Tracking of a typical striped marlin using a pop up satellite tag indicates they spend most of their time above the thermocline and nearly 70-90+ % of their time in the top 5 meters of water. Off south east Australia and New Zealand during the summer months, temperature data indicate around 75 per cent of a striped marlin’s time may be spent near oceanic fronts in water temperatures between 20°C and 24°C, while striped marlin tagged near the equator in the western Indian Ocean off Kenya spend most of their time in surface waters between 28- and 30°C. Like off Australia, the striped marlin off the east coast of Africa were highly mobile, covering horizontal distances of up to 9,187km over periods ranging up to 183 days, with a mean daily distance travelled of around 48km, though they covered a much reduced distance during the night (averaging less than 2km per night).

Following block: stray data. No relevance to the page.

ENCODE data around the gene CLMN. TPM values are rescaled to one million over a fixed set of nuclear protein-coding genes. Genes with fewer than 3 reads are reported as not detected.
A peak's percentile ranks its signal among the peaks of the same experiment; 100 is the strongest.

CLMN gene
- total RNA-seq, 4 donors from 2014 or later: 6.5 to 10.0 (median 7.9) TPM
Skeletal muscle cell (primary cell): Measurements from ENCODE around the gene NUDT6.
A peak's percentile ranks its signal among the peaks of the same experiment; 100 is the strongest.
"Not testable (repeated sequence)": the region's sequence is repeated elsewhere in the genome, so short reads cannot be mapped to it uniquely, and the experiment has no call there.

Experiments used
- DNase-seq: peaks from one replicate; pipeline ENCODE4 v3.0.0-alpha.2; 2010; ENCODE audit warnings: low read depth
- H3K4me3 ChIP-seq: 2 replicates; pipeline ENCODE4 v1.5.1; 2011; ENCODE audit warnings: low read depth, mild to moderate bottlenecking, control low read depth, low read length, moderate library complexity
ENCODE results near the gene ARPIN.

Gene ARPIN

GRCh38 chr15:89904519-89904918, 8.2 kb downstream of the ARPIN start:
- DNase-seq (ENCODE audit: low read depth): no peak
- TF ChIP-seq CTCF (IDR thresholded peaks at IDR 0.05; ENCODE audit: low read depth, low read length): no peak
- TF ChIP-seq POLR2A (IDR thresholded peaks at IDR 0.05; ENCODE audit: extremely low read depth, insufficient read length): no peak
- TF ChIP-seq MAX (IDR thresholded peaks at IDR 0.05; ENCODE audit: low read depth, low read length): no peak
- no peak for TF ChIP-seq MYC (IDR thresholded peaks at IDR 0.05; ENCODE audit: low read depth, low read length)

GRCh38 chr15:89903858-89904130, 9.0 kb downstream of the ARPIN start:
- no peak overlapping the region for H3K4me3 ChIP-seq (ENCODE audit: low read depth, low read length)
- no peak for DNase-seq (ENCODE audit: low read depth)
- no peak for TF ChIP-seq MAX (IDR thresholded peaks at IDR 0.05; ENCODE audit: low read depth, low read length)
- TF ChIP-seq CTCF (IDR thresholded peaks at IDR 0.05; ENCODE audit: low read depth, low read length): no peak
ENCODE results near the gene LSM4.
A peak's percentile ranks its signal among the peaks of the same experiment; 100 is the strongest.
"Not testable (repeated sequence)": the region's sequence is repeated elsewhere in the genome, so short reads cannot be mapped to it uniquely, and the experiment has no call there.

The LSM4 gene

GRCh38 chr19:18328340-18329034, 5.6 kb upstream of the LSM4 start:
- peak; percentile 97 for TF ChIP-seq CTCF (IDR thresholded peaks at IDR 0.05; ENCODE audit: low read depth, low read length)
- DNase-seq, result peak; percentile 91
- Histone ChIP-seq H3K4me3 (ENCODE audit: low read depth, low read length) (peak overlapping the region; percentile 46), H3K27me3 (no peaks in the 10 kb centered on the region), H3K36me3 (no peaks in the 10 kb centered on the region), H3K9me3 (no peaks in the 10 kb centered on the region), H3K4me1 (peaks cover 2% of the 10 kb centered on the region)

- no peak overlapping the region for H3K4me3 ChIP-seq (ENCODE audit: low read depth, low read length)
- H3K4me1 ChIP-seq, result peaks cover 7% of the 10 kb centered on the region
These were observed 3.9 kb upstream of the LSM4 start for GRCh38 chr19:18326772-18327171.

On a global basis, striped marlin are considered by the IUCN as “Near Threatened” and their stock in the Indian Ocean was last assessed as “overfished and subject to overfishing”. Commercial fisheries for this species in the north west Pacific and Indian Oceans are not considered to be well managed. Around Australia we are also seeing striped marlin populations in the Eastern Tuna and Billfish Fishery now being classified as “overfished”, while those on the west coast are considered both overfished and “subject to overfishing”. However, economic studies conducted in NSW around 15 years ago found a striped marlin caught by the recreational sector (who release around 80-90% of their catch) was worth over 7 times the economic “bang for your buck” generated by a similar fish taken by the commercial fishery. Go figure.